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Re: [avr-gcc-list] gcc-avr 4.9.2 -Os messes with interrupt vectors

From: avr
Subject: Re: [avr-gcc-list] gcc-avr 4.9.2 -Os messes with interrupt vectors
Date: Sun, 8 May 2016 16:27:13 +0100 (BST)

God, thank you so much! I have had this issue for days without finding a solution! Using avr-gcc with mmcu=atmega168 instead of avr-ld with mavr5 appears to have solved the problem!

As you suggested, I used -v to see what is going on and you are right, I was missing the correct CRT file!

Thank you so much, Senthil! You saved me a lot of time and headache!

8. Mai 2016 16:16 von address@hidden:

address@hidden writes:
No, I will try to explain where my problem is. The code I posted before
should turn the LED connected to PB5 on. The code also contains an ISR, but
it is empty and as I never enable interrupts, it should never be called.

I guess you're not linking in the crt file for the device. The crt file
has startup code and the correct vector table for the device. Without
it, and without an alternate startup/vector table init code, you will
miss things like global variable initialization, SP setup etc., and
interrupt handlers won't run.

Instead of
avr-ld -mavr5 -o led-test.elf main.o

Can you invoke the compiler driver with the correct device i.e.?

avr-gcc -mmcu=atmega168 -o led-test.elf main.o

That way, the driver will invoke the linker with the correct crt object
file and other libraries. You can pass -v to see what exactly goes to
the linker.


The code works without optimizations, but with -Os enabled, the LED does
*not* turn on! If I remove the (empty) ISR and keep everything else the same,
the LED *does* turn on with optimizations enabled!

My problem is not how to toggle the LED, I know how to do that. My problem is
that the code behaves differently when using the optimization option -Os.

8. Mai 2016 14:36 von address@hidden:

"> I do *not* want the ISR to be called". I guess you do not want the
interrupt to be enabled. If you do not start the timer (as the interrupt is
timer related) this interrupt will never occur. If you are using the timer
for something else and need the timer running, then you need not explicitly
enable timer overflow interrupt (see TIMSK register bits). In the while
loop, you are always setting the port bit which I guess is connected to the
LED and the LED will glow when this bit is 1. Suggest toggling the LED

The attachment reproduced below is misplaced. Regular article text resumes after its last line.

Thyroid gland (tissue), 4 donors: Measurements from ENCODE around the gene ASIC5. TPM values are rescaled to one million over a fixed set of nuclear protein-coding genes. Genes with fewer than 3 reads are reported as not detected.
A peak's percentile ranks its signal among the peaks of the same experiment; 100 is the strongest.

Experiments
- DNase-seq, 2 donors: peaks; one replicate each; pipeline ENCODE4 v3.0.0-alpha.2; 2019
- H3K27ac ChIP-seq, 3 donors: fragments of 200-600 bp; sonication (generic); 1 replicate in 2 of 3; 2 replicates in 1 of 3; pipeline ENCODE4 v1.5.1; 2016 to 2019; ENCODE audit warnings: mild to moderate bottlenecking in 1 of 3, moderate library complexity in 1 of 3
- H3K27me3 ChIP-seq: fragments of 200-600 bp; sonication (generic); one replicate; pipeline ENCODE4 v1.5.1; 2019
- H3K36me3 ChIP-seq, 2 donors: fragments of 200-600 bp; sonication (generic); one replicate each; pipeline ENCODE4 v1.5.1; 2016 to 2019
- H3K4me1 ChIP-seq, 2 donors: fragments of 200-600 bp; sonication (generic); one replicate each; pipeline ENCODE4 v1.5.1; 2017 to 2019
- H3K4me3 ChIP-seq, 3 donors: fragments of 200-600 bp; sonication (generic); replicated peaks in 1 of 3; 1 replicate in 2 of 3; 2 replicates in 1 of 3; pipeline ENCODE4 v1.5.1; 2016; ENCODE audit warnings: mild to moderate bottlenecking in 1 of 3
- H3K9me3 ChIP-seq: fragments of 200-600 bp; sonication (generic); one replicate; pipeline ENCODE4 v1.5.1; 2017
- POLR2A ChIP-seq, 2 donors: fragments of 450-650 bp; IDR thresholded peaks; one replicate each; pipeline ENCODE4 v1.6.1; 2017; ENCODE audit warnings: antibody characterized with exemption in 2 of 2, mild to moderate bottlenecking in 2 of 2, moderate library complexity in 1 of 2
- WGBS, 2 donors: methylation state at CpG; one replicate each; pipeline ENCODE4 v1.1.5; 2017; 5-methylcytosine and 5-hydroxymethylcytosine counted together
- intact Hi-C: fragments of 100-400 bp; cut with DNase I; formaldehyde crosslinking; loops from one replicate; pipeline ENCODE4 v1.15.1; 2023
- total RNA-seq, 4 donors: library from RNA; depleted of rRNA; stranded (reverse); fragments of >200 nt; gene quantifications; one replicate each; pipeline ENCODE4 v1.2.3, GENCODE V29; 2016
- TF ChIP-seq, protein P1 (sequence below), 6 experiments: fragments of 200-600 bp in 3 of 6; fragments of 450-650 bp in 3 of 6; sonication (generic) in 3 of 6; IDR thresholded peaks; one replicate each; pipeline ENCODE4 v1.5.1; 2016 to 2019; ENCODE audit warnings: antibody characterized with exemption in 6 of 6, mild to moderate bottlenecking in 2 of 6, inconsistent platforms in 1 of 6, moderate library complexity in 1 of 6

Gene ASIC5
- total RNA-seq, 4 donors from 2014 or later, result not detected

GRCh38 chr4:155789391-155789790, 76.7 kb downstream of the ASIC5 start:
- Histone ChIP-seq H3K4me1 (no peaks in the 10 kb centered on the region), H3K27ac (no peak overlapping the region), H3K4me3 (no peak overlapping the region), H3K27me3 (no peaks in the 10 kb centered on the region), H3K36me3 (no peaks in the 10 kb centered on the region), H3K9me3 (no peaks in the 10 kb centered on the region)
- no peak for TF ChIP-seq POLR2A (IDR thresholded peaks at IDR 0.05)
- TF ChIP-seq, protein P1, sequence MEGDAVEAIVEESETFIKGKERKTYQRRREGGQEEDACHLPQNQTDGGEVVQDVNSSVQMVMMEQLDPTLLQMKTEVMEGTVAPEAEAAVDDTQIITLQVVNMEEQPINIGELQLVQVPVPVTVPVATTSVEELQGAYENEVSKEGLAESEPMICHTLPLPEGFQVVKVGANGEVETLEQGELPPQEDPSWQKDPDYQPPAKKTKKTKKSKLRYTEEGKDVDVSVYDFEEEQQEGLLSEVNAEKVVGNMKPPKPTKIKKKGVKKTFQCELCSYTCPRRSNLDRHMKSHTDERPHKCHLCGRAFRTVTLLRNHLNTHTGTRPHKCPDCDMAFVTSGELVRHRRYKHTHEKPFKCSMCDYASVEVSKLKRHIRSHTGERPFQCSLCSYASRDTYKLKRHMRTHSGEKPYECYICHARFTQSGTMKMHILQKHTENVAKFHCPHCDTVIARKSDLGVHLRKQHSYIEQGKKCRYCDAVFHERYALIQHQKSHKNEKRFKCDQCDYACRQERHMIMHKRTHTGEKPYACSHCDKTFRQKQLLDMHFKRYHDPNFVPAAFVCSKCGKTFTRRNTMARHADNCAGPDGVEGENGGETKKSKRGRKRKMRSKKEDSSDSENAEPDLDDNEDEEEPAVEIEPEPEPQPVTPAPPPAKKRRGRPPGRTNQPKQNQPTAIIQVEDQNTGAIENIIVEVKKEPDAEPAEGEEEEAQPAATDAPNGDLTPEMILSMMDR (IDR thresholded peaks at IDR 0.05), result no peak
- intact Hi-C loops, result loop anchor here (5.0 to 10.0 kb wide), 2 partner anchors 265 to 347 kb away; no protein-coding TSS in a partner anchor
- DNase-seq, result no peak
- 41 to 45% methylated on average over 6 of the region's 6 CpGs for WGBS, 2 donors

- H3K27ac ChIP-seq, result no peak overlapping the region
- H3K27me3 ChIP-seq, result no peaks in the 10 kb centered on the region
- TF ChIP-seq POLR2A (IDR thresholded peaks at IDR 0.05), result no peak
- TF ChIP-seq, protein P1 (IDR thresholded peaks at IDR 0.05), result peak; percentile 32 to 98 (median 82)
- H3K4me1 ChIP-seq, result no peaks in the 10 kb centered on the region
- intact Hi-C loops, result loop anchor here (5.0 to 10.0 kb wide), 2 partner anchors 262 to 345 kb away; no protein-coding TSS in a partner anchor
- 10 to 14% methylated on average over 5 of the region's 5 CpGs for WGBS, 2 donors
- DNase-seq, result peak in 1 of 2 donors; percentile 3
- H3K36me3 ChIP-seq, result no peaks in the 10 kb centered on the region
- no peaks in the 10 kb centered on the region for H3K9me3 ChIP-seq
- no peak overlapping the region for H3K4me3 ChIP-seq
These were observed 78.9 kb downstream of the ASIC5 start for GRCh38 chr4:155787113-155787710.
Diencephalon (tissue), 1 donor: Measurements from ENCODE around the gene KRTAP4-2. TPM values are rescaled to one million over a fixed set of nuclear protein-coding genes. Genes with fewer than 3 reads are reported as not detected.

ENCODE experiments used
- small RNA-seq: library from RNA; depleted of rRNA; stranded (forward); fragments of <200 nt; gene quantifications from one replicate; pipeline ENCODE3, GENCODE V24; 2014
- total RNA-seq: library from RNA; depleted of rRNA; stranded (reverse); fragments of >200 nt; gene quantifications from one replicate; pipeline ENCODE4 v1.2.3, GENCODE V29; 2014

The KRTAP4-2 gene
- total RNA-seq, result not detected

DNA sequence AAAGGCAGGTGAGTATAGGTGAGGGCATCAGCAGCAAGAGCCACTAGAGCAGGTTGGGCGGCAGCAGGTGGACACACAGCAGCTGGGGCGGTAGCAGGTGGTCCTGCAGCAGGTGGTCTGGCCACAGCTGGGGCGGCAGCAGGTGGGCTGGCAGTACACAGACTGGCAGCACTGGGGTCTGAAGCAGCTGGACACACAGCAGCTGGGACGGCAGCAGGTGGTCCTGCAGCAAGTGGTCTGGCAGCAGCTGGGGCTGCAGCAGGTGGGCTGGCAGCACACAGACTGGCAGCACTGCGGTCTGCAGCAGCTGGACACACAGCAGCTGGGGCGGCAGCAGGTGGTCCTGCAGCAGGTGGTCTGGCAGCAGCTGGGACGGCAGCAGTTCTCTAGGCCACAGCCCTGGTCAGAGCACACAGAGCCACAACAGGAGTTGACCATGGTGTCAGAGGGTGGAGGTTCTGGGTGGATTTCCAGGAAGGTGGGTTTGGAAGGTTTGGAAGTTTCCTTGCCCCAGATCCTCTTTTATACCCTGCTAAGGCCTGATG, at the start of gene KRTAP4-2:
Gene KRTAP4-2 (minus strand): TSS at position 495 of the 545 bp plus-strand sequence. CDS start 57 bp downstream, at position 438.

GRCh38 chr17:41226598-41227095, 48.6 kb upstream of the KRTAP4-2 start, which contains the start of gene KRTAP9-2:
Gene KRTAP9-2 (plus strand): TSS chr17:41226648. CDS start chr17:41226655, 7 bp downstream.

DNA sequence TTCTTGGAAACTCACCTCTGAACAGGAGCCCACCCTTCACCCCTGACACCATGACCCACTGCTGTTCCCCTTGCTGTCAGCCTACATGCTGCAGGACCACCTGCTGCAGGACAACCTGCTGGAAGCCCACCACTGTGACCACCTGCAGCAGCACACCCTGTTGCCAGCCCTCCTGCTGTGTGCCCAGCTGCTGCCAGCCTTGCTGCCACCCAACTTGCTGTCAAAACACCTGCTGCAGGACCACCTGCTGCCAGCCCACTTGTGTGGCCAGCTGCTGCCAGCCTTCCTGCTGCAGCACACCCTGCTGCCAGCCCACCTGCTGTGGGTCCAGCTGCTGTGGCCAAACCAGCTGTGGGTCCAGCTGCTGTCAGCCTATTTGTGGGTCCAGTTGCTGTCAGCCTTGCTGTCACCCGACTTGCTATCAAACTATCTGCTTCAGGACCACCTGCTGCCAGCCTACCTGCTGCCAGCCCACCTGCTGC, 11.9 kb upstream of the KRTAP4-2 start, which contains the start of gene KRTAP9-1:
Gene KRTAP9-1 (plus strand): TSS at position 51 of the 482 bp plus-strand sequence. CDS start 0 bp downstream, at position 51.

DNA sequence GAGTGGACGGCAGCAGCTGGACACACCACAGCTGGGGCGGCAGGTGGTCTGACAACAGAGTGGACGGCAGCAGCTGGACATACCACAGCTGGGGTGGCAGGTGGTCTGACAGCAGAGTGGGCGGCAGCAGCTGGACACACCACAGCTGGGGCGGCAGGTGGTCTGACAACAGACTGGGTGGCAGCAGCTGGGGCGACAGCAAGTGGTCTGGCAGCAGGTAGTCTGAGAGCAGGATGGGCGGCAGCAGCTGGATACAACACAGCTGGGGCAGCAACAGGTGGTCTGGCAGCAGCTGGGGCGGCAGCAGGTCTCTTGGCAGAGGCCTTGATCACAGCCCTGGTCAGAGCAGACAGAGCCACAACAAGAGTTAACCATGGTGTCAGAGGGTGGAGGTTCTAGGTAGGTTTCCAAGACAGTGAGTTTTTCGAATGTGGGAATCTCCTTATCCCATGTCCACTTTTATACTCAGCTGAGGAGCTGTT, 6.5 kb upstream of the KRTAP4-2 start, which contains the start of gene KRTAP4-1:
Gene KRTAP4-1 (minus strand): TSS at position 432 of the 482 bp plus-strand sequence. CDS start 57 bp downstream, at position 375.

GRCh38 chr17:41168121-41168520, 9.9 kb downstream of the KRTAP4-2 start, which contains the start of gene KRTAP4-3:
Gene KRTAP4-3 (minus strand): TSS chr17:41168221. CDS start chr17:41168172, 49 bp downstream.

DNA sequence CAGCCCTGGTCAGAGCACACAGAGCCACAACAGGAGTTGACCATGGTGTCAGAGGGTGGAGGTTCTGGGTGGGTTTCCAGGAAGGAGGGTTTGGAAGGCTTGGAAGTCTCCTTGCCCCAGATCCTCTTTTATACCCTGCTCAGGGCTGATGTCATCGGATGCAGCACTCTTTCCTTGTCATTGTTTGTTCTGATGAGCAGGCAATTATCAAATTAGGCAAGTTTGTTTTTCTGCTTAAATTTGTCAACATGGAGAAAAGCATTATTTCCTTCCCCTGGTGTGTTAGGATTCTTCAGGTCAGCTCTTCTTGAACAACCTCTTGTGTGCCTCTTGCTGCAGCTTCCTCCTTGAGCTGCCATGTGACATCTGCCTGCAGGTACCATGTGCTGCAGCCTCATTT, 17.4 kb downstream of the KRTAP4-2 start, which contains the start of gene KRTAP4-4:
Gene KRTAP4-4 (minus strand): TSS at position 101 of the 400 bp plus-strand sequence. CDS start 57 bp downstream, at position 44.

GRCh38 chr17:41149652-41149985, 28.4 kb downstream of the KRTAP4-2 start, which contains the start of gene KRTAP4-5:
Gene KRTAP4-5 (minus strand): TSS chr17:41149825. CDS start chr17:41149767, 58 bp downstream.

through a while loop with delays (large enough to be able to see LED
flashing) inserted.> > Regards,

> > > On Sunday, May 8, 2016 3:06 PM, "> address@hidden> " <> address@hidden>
> wrote:

> Thank you for your instant response.

I am sorry if I was unclear about that: I do *not* want the ISR to be
called. The LED should turn on because I enable it in main(), however, the
uC goes straight to the ISR!

For example, if I set the LED to high in the ISR and set it to low in
main(), it will be set to high and the LED will turn on when I flash it.
Even though I used cli()!

This behavior appears to depend on -Os, so I guess I am either using the
tools incorrectly, or there is a bug in the optimization code.

8. Mai 2016 11:22 von > address@hidden> :

First off, you are disabling global interrupts (cli ()). You need to
enable them (sei ()). I presume you are toggling the LED in ISR, if so the
LED will not toggle as interrupts are disabled.>> >> Regards,

>> >> >> On Sunday, May 8, 2016 2:40 PM, ">> address@hidden>> " <>>
address@hidden>> > wrote:

>> >> Hello,

I have been working on a project for some time and at some point,
everything just stopped working. It appears that as soon as I include an
ISR in my C code, the main function won't even be called anymore. I
reduced my code to this:

#include <avr/io.h>
#include <avr/interrupt.h>

int main (void) {
DDRB = 0xff;
while(1) PORTB |= (1 << PB5);
return 0;

ISR(TIMER0_OVF_vect) {}

But the LED just won't turn on. The strange thing is: If I remove the ISR
at the bottom without changing anything else, even keeping the include,
everything works. If I remove the -Os option from gcc but keep the ISR,
everything works.

I use these commands to compile, link and flash it:

avr-gcc -Wall -DF_CPU=$F_CPU -c -mmcu=atmega168 -Os main.c -o main.o
avr-ld -mavr5 -o led-test.elf main.o
avr-objcopy -O ihex led-test.elf led-test.hex
sudo avrdude -c avrisp2 -p atmega168 -P usb -b 57600 -U

I am quite new to the avr tools so I might just have made a silly mistake,
so I would appreciate any tips!
Thank you!

Distributor ID: Ubuntu
Description: Ubuntu 16.04 LTS
Release: 16.04
Codename: xenial

Output of avr-gcc -v:
Using built-in specs.
Reading specs from /usr/lib/gcc/avr/4.9.2/device-specs/specs-avr2
Target: avr
Configured with: ../src/configure -v --enable-languages=c,c++
--prefix=/usr/lib --infodir=/usr/share/info --mandir=/usr/share/man
--bindir=/usr/bin --libexecdir=/usr/lib --libdir=/usr/lib --enable-shared
--with-system-zlib --enable-long-long --enable-nls
--without-included-gettext --disable-libssp --build=x86_64-linux-gnu
--host=x86_64-linux-gnu --target=avr CFLAGS='-g -O2
-fstack-protector-strong -Wformat ' CPPFLAGS=-D_FORTIFY_SOURCE=2
CXXFLAGS='-g -O2 -fstack-protector-strong -Wformat ' FCFLAGS='-g -O2
-fstack-protector-strong' FFLAGS='-g -O2 -fstack-protector-strong'
GCJFLAGS='-g -O2 -fstack-protector-strong'
LDFLAGS='-Wl,-Bsymbolic-functions -Wl,-z,relro' OBJCFLAGS='-g -O2
-fstack-protector-strong -Wformat ' OBJCXXFLAGS='-g -O2
-fstack-protector-strong -Wformat '
Thread model: single
gcc version 4.9.2 (GCC)

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